History of the City. - The foundation of the city followed on that of the church by the monks of Lindisfarne at the close of the 10th century. The history of the city is closely associated with that of the palatinate of Durham. The bishop of Durham among other privileges claimed a mint in the city, which, according to Boldon Book, rendered ten marks yearly until its value was reduced by that established by Henry II. at Newcastle, and it was temporarily abolished by the same king. The earliest charter, dated 1179 or 1180, is a grant of exemption from toll merchet and heriot made by Bishop Hugh Pudsey and confirmed by Pope Alexander. Before that time, however, the monks had a little borough at Elvet, which is divided from Durham by the Wear and afterwards became part of the city. In 1183 the city was at farm and rendered sixty marks. It was at first governed by a bailiff appointed by the bishop, but in 1565 Bishop Pilkington ordained that the government should consist, in addition to the bailiff, of one alderman and twelve assistants, the latter to continue in office for life, and the former to be chosen every year from among their number. This form of government was replaced in 1602, under the charter of Bishop Matthew, by that of a mayor, 12 aldermen and 24 burgesses, the aldermen and burgesses forming a common council and electing a mayor every year from among the aldermen. This was confirmed by James I., but in 1684 the corporation were obliged to resign their charters to Bishop Crew, who granted them a new one, probably reserving to himself a right of veto on the election of the mayor and aldermen. At the time of the Revolution, however, Bishop Matthew's charter was revived, and continued to be the governing charter of the city until 1770, when, owing to dissensions as to the election of the common council, the number of aldermen was reduced to four and the charter became void. No mayor or aldermen were elected for ten years, but in 1780 Bishop Egerton, on the petition of the burgesses, granted them a new charter, which was practically a confirmation of that of 1602, and remained in force until the Municipal Reform Act of 1835. Being within the county palatine, the city of Durham sent no members to parliament, until, after several attempts beginning in 1614, it was enabled by an act of 1673 to return two members, which it continued to do until 1885, when by the Redistribution of Seats Act the number was reduced to one.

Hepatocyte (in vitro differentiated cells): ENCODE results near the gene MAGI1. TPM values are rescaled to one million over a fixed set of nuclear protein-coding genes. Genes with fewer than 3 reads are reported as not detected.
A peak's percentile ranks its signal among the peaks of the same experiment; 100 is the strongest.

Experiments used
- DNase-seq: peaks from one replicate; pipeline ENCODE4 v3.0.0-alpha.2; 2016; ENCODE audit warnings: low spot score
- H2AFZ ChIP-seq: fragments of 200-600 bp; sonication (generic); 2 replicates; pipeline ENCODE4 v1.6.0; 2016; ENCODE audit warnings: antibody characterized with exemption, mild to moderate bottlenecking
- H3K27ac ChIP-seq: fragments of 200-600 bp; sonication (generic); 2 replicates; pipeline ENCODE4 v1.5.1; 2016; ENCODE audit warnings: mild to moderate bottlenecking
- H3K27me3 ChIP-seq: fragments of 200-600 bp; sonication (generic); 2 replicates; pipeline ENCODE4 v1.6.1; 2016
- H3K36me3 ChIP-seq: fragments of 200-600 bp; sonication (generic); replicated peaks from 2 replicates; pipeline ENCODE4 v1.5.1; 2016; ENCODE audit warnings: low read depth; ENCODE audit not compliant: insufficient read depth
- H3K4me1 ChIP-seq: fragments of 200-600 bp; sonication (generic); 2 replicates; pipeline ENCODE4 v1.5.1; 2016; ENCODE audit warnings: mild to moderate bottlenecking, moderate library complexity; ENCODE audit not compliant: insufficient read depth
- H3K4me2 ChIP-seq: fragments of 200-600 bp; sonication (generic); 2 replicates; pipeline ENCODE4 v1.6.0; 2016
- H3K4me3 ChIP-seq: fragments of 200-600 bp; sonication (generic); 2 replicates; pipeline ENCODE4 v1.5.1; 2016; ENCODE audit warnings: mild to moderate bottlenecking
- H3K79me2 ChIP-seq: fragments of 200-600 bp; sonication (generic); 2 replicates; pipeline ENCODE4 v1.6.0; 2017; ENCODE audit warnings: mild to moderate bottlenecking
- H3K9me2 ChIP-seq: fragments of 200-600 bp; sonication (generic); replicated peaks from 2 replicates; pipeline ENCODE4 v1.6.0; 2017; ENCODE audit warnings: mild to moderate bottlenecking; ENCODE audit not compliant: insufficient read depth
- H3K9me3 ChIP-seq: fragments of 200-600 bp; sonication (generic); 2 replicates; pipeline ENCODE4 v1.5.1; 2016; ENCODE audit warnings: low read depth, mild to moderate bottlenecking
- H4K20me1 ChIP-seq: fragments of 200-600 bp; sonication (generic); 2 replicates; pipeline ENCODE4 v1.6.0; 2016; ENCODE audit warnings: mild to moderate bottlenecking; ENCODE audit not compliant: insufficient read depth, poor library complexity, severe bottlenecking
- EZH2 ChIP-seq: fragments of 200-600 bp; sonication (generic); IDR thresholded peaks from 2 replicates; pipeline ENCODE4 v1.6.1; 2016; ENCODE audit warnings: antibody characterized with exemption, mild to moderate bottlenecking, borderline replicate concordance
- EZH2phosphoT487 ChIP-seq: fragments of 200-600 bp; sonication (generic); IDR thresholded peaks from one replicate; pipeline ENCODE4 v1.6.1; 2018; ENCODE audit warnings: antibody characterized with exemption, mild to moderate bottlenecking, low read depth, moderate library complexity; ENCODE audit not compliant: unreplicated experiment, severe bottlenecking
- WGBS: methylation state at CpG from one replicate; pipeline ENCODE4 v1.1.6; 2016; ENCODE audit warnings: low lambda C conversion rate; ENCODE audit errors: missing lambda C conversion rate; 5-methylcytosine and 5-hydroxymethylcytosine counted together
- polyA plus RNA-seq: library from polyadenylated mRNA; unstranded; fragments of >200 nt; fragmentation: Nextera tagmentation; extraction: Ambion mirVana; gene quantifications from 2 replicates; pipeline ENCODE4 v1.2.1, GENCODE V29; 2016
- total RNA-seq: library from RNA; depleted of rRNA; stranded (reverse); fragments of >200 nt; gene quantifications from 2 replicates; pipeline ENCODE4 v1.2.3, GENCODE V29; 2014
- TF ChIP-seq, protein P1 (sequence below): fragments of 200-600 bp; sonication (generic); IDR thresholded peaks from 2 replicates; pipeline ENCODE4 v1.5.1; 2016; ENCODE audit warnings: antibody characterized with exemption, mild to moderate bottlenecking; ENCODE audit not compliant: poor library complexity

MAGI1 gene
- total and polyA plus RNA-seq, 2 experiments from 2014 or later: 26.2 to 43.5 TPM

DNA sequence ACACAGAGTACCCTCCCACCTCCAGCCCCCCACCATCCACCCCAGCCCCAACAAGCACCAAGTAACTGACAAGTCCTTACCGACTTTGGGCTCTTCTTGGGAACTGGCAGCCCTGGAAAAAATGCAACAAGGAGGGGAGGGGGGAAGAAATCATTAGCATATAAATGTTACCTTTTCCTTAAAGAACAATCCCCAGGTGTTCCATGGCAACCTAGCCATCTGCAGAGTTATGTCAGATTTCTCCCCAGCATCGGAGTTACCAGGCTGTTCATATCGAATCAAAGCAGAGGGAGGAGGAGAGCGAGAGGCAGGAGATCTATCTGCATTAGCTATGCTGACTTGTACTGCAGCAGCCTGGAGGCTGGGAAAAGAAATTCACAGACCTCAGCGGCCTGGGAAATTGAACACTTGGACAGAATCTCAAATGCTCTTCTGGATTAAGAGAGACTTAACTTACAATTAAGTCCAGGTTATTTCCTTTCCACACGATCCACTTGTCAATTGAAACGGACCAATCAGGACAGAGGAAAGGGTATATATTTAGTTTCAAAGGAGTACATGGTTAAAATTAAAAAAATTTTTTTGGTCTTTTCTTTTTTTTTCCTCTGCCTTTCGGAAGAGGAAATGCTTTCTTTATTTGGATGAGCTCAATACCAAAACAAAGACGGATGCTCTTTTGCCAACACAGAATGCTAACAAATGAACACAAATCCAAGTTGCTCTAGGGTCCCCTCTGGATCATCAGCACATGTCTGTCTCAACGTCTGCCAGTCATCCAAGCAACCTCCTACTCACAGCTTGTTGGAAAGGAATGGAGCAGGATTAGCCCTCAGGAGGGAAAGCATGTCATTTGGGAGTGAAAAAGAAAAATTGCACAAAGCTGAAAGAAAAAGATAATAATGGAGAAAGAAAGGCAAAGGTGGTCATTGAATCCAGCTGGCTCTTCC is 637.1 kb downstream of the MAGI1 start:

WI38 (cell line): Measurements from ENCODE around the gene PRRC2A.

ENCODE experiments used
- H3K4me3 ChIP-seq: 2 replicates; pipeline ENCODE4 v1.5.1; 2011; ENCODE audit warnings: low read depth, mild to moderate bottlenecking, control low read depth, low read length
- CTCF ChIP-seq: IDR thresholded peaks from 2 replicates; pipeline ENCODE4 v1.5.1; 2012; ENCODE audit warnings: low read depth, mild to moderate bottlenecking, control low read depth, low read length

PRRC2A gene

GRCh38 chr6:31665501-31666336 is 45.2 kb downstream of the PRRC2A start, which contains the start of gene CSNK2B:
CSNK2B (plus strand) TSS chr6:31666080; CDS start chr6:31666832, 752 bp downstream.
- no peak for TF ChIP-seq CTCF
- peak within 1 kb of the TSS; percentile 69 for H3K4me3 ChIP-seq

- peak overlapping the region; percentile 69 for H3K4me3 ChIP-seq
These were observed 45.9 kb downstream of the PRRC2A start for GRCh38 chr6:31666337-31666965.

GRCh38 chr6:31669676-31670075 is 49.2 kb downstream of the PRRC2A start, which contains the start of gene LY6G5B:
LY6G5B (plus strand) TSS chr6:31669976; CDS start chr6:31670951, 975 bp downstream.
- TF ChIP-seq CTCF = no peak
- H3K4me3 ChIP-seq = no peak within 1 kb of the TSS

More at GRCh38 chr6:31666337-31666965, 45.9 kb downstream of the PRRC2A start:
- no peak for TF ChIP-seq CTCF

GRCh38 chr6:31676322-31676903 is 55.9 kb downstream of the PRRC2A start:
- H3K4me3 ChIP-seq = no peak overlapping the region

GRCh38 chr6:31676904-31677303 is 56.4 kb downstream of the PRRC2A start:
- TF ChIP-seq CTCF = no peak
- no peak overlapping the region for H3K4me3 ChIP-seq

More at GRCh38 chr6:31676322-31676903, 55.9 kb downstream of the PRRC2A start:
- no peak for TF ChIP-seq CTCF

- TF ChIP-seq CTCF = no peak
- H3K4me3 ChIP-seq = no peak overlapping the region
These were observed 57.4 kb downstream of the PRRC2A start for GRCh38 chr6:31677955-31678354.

The corporation of Durham claim their fair and market rights under Bishop Pudsey's charter of 1179, confirmed in 1565, as a weekly market on Saturday and three yearly fairs on the feasts of St Cuthbert in September and March and on Whit Monday, each continuing for two days. In 1610 the bishop of Durham brought a suit in chancery against the burgesses and recovered from them the markets and fairs, which he afterwards leased to the corporation for a rent of £20 yearly until they were purchased from the Ecclesiastical Commissioners in 1860. Durham has never been noted for any particular trade; and the attempts to introduce the manufacture of cloth and wool in the 17th and 18th centuries were failures. The manufacture of carpets was begun in 1814.
Note - this article incorporates content from Encyclopaedia Britannica, Eleventh Edition, (1910-1911)